Partnership Bill includes five-year cohabitation rule


DÁIL COMMITTEE ON JUSTICE AND EQUALITY:THE CIVIL Partnership Bill has been approved by the Dáil’s Select Committee on Justice, Equality, Defence and Women’s Rights and is now expected to go to report stage in mid-June with a view to enactment into law by October at the latest.

The committee finished its deliberations on the Bill yesterday. Once it has passed all stages in the Dáil, the legislation will be debated in the Seanad and, if passed, will go to the President for signature.

The committee approved an amendment from Minister for Justice Dermot Ahern increasing the minimum qualification period for court recognition of  civil partnership cohabitation from three to five years.

“This is not because I think a three-year relationship isn’t significant,” Mr Ahern said.  The purpose was to reduce the scope for “non-meritorious or vexatious claims” in the courts.

Agreeing with the amendment, Fine Gael justice spokesman Charles Flanagan said:  “It’s an application of common sense.”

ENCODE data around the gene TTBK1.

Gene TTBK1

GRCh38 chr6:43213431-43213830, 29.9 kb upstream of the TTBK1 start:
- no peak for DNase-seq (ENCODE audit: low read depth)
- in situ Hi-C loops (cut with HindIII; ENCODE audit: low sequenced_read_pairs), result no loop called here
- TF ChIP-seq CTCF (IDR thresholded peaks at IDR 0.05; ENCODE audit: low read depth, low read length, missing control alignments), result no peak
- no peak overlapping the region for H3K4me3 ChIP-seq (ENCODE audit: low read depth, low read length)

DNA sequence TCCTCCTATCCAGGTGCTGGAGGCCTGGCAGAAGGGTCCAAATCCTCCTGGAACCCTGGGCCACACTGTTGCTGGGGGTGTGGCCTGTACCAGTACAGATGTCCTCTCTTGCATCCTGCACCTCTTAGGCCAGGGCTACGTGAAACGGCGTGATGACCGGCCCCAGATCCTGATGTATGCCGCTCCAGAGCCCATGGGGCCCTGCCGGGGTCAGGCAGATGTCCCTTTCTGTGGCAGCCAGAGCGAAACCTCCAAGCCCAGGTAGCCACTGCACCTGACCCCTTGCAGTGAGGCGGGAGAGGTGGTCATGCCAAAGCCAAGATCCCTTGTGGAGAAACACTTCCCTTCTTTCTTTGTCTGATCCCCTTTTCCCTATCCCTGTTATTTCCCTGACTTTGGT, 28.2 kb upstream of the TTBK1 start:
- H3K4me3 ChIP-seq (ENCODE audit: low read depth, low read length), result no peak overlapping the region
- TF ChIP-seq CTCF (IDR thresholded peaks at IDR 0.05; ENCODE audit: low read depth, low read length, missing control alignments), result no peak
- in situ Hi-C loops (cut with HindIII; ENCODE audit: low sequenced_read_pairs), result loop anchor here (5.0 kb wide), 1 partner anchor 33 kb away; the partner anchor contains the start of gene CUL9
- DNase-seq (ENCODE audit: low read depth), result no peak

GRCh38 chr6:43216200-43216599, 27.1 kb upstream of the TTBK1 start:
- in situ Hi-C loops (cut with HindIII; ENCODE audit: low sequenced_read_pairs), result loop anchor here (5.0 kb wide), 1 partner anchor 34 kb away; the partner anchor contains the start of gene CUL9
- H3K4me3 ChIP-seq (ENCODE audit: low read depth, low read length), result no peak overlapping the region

Labour TD Brendan Howlin said: “Three years is probably too short and five years is more appropriate.”

Mr Ahern said it was not a question of giving statutory rights to a portion of a former partner’s estate, it was simply enabling people to go to court where they would have to convince a judge that they were entitled to redress.

On the question of conscientious objection, the Minister said there was no obligation on any religious organisation to hold a civil partnership ceremony on its premises: “That is a matter for themselves.”

Fianna Fáil TD Noel Treacy said: “There is a perception that this Bill makes it mandatory on people to perform these ceremonies and they can be penalised if they don’t want to.” Mr Ahern said it was “a hundred per cent incorrect” that any person acting on behalf of a religious organisation would be forced to participate in a civil partnership ceremony.

However there was no question of any public servant or registrar being allowed to opt out of performing his or her State duties.

Mr Howlin said it would be amazing to permit any such derogation. “We don’t have nurses refusing to serve breakfasts which contain pork,” he said.

Mr Howlin added that, under the terms of the Equal Status Act, nobody can discriminate against any individual on the basis of sexual orientation.

Mr Ahern said the State would be open to a possible claim for damages if the constitutional rights of an individual to be treated equally were breached.

Mr Flanagan said: “I would see a difficulty if such a State official were in a position to refuse to register a civil partnership.” It would set a precedent whereby laws would unravel, he added.